Dockers unions, shop stewards and legal advisors from ten countries gathered in Rotterdam yesterday and pledged to take action to ensure that the new “Dockers’ Clause” is correctly implemented, forming an international team of legal advisors to prepare for action against companies that do not comply with the clause.
The new agreement was signed in February 2018 by workers’ and employers’ representatives from the International Transport Workers’ Federation (ITF) and the International Maritime Employers’ Council (IMEC). The amended clause (Article 4, Non-Seafarers Work commonly referred to as the “Dockers’ Clause”) which applies to all ITF approved agreements took effect worldwide in the same month, with two exceptions: Europe and Canada.
Europe and Canada were given almost two years additional time to prepare for the new rules – until 1 January 2020 – before the agreement entered into force on the explicit request of employers.
Despite this generous arrangement, certain companies have refused to uphold the Dockers’ Clause. Instead of contracting lashing companies, they waited until the clause entered into effect and now claim that enforcement is impossible.
Today workers’ representatives in Europe (ETF) and globally (ITF) condemned the behaviour as unacceptable.
“The Dockers’ Clause was agreed for the health and safety of seafarers and dockers. Delaying its implementation jeopardizes safe working conditions and it constitutes a breach of the agreement” said Terje Samuelsen, ETF Dockers’ section chair, commenting on the employers’ actions.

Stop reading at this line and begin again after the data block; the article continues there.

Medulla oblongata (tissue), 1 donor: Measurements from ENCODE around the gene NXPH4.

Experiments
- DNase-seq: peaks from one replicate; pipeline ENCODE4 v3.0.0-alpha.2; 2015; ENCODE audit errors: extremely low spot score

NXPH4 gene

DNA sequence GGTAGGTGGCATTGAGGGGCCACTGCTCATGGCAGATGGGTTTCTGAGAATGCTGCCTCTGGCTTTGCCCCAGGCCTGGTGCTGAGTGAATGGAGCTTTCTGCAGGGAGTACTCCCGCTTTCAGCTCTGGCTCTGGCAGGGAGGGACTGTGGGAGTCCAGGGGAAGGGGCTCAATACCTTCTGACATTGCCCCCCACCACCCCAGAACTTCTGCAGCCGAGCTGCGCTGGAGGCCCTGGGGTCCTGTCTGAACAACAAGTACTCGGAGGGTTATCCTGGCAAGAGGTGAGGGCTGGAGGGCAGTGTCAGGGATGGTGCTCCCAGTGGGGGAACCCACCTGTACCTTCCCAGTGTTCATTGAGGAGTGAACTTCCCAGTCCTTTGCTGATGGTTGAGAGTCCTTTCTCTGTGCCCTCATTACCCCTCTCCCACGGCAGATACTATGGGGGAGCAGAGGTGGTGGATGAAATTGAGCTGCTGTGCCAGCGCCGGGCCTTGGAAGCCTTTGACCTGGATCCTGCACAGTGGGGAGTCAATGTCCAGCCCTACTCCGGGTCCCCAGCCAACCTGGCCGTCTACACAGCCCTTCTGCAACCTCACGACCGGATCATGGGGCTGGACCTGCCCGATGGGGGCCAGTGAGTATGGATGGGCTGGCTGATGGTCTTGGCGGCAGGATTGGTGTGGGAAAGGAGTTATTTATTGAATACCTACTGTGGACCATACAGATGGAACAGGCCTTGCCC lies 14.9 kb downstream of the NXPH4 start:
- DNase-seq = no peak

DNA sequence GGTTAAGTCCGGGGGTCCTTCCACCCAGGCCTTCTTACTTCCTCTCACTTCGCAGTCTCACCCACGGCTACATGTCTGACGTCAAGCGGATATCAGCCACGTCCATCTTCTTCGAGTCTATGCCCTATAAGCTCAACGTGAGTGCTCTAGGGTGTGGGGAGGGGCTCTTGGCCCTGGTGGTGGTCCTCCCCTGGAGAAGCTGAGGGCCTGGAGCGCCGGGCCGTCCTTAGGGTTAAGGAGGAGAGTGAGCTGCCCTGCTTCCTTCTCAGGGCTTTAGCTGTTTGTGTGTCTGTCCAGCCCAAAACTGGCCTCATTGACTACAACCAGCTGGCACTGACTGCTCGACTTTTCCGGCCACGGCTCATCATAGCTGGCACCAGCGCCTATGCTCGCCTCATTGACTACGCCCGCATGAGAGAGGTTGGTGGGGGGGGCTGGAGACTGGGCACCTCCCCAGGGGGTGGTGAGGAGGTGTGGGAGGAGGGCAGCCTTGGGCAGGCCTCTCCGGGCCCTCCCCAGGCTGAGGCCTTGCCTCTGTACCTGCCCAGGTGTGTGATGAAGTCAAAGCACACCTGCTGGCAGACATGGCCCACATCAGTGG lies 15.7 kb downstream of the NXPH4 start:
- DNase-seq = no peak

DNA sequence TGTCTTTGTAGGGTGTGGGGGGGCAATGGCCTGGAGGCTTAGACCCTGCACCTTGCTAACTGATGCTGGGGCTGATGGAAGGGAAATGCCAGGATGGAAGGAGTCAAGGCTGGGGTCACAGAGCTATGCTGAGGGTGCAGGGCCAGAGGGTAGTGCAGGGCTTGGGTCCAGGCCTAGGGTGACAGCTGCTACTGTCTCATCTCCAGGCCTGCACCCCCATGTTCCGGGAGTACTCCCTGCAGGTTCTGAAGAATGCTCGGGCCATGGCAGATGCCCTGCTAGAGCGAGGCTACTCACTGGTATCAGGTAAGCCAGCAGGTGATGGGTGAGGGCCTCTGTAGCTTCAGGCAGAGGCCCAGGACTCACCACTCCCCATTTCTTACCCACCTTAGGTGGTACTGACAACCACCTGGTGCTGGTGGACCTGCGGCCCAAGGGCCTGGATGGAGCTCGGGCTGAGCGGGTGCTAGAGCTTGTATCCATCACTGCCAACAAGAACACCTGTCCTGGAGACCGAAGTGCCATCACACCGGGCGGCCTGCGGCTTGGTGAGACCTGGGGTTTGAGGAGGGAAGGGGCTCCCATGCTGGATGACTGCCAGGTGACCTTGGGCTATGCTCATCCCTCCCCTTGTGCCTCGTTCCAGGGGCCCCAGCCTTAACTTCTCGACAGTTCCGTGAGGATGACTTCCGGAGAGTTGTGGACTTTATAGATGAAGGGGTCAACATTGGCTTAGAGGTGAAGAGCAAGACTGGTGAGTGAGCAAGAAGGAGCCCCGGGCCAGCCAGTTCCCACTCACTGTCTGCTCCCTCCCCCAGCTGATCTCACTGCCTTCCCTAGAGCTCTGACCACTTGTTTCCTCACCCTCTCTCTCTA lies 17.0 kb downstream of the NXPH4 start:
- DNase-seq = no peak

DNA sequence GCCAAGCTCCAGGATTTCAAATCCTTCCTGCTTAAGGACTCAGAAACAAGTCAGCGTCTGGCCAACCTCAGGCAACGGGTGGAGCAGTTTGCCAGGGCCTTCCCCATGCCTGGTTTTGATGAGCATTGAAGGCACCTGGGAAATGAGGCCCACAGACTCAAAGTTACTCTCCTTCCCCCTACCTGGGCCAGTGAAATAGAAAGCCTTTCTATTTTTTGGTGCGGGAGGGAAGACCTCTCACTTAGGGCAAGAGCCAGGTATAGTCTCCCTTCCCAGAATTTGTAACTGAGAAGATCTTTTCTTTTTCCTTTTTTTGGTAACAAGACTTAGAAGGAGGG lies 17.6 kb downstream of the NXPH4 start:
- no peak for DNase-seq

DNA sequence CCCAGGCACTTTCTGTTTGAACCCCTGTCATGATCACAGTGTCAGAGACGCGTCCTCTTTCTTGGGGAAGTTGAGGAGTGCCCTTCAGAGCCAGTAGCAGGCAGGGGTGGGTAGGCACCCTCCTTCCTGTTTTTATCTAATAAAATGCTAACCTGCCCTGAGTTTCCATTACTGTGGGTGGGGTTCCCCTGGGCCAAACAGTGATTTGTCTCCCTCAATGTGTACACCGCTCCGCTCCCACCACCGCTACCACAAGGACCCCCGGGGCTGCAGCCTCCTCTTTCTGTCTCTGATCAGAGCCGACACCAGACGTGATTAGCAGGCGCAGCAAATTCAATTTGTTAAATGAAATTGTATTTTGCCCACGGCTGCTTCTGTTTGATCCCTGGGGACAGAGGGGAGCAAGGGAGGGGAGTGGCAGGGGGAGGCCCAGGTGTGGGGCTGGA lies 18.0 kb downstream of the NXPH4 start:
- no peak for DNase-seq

“The Dockers’ Clause, which came into effect on January 1, is important in two ways – for dockers to do the job safely and to ensure seafarers are no longer obligated to do a job that according to their CBA they’re not supposed to be doing. I am surprised that shipowners – who knew this was coming for more than two years – still don’t respect it,” Samuelsen added.
Niek Stam, ITF Dockers’ Section second vice chair said that it is important for seafarers as well as dockers that the clause is upheld.
“The Dockers’ Clause secures safe working conditions for seafarers and for dockers. The clause was agreed that lashing work should be carried out by trained dockers! Trade unions are supporting the new Dockers’ Clause and are ready and willing to defend it. A deal is a deal, and a signature is legally binding,” affirmed Stam.
“The agreement was negotiated and signed by both sides, and it is time for everyone to comply. The trade unions of Europe and Canada represented by ITF will keep their end of the promises, companies must keep their side of the bargain as well,” said Stam.
An international team of legal advisors has been formed to make sure that companies will indeed comply. Delaying tactics on implementation of the agreement will not be accepted and the necessary legal measures are being prepared to ensure the deal is respected.
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